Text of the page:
3b. Line feature class

1. Introduction

2. Setting up your project

3. CREATING DATA (First steps)

3a. Geodatabases and Feature Classes

3b. Line feature class

3c. Creating topology

3d. Point feature class

4. Creating and editing data

5. Creating polygons

6. Preparing a print-quality map

3b. Creating a line class within the feature dataset

1.  Double-click on your Feature Dataset to open its contents window.

2.  Right-click in the contents window, select New –> Feature Class.

3.  In this first window, name your line feature class.  Since we’re making a geologic map, an appropriate name might be “lines” or “contacts”.  Don’t worry about the Alias.

4.  Make sure that the “Type of features stored in this feature class:” drop-down menu is set to “Line Features”.  You’re creating lines, no need to store them as points or polygons.  You’ll create those later.

5.  Click “Next”.

6.  In this next window, you’ll do a few things.  First, add in a new field (simply by clicking in the first empty box below where it says “SHAPE”) to define the different types of lines you’ll have.  Helpful if you name this field “type” or something like that.  From the drop-down menu that will appear immediately to the right, select “Short Integer”.  Set “Allow NULL values” to “No”, and make the “Default Value” zero.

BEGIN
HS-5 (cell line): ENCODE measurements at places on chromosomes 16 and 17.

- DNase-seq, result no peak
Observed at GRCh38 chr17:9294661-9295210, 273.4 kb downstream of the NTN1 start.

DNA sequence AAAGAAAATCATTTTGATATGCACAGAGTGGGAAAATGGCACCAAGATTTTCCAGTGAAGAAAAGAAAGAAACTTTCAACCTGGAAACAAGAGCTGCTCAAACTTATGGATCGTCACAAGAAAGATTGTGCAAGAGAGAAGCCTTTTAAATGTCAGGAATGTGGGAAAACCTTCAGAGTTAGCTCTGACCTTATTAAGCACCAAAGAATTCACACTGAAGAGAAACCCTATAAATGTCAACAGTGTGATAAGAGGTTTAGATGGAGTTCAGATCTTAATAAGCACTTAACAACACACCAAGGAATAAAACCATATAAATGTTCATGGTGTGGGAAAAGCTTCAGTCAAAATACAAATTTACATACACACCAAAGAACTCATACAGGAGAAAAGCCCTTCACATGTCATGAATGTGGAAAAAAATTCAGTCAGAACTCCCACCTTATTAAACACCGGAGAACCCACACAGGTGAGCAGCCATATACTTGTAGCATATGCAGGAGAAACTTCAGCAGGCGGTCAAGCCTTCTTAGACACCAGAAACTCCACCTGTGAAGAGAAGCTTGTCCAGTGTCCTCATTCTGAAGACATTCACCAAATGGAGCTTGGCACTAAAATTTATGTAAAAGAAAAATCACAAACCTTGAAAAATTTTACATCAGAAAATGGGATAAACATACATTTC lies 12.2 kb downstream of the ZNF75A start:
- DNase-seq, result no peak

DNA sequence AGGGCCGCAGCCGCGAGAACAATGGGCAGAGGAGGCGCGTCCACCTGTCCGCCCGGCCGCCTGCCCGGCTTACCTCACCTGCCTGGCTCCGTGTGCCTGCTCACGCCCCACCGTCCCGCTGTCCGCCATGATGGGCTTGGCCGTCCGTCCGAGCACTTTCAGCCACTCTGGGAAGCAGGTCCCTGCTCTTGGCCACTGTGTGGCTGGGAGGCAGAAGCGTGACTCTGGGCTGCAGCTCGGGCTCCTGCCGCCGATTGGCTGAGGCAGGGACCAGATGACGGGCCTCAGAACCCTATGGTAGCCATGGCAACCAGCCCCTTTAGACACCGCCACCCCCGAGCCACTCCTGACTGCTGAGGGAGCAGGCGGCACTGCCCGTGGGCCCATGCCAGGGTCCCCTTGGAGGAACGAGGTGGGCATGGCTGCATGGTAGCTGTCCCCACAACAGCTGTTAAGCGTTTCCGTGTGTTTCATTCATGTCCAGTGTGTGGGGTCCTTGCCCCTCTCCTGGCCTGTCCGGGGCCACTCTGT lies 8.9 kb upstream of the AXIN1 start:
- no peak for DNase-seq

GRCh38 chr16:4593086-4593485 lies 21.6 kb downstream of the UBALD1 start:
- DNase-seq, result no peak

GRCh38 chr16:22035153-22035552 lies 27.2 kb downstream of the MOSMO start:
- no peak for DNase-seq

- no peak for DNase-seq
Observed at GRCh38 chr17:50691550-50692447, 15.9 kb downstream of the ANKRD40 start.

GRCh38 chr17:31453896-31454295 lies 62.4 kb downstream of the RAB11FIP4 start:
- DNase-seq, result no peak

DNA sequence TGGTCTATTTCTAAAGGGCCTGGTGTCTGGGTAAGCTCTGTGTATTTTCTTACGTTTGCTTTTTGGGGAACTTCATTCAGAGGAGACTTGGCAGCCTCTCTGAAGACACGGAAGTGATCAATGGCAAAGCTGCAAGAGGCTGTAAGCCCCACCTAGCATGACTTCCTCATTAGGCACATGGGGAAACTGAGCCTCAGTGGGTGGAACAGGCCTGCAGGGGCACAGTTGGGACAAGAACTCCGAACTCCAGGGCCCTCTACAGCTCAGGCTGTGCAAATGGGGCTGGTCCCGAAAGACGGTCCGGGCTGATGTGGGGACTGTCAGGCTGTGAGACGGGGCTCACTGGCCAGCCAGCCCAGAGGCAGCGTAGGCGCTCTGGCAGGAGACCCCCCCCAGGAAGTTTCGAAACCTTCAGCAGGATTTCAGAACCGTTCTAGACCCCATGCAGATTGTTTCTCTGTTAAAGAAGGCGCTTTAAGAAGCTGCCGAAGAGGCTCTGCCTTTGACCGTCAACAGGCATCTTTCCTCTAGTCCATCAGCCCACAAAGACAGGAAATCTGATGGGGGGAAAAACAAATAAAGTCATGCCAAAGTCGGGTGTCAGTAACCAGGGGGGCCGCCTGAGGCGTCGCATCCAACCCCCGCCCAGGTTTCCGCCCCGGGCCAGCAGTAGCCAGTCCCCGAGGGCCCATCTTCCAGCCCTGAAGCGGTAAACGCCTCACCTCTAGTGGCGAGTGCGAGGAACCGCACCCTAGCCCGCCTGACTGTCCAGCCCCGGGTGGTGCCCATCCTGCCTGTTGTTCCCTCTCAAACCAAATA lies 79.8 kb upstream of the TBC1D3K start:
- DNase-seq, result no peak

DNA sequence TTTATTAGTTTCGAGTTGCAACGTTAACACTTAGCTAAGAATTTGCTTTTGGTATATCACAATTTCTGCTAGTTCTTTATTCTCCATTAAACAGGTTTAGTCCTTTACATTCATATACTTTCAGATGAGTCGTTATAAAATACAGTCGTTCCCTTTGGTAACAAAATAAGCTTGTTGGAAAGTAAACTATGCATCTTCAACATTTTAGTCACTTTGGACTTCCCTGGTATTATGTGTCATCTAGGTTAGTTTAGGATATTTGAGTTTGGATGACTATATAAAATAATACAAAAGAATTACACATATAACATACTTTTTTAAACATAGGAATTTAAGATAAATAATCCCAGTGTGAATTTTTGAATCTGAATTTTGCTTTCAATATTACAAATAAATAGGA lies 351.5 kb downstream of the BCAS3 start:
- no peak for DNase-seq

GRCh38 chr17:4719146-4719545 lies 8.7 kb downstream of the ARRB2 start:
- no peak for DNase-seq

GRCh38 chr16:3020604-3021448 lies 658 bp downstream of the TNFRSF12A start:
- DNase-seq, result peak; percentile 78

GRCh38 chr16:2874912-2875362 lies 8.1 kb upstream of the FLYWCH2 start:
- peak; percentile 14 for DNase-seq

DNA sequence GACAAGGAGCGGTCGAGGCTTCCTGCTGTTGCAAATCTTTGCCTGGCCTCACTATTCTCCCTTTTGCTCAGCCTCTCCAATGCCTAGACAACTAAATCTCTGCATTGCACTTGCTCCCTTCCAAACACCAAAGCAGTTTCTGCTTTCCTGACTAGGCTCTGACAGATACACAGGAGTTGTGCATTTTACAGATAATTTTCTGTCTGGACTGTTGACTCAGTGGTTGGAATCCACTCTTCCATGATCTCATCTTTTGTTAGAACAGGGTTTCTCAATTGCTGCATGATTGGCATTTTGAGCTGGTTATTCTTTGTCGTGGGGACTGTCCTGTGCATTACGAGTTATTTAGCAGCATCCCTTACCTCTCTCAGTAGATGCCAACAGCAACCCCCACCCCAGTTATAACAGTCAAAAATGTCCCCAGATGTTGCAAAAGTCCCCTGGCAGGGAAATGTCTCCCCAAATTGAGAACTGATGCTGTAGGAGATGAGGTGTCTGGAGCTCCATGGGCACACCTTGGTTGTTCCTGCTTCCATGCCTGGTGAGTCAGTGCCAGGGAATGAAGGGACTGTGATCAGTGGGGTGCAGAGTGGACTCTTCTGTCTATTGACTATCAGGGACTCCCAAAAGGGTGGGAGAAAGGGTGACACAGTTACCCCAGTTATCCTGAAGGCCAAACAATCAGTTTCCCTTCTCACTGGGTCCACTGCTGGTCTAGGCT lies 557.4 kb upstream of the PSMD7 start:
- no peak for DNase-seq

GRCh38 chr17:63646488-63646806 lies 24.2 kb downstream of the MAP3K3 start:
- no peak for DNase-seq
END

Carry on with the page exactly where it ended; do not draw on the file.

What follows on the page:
7.  Click “Finish”.

The following figures show all the information for steps 4-6 above.



8.  In the previous step, we created a new field that will allow us to create different types of lines (e.g. contacts, faults, fold axes, etc.).  Before we can edit our newly created line shapefile/ feature class, we need to define the types of lines that we will need.  Double-click on your new feature class, this will open the “Feature Class Properties” window.

9.  Take a look at the following figure:


First, click on the “Subtypes” tab.  Next, change the “Subtype Field” to the one you created- in the case of this tutorial, the subtype is named “type”.  Now, you can enter in all the different types of lines that you will have on your map.  It is helpful to know this ahead of time so you can anticipate how many “Codes” you will need.

For example, on this tutorial map there will be the following 8 types of lines:

Code:     0               Description:        New Subtype

1                                                   contact certain

2                                                   contact uncertain

3                                                   fault certain

4                                                   fault uncertain

5                                                   thrust fault certain

6                                                   anticline

7                                                   syncline

8                                                   map border

Your own map may vary, be sure to have this information handy when assigning different types of lines.

Click “Okay” when you’re done.

NEXT:  Creating a topology class

Previous:  Geodatabases and feature classes


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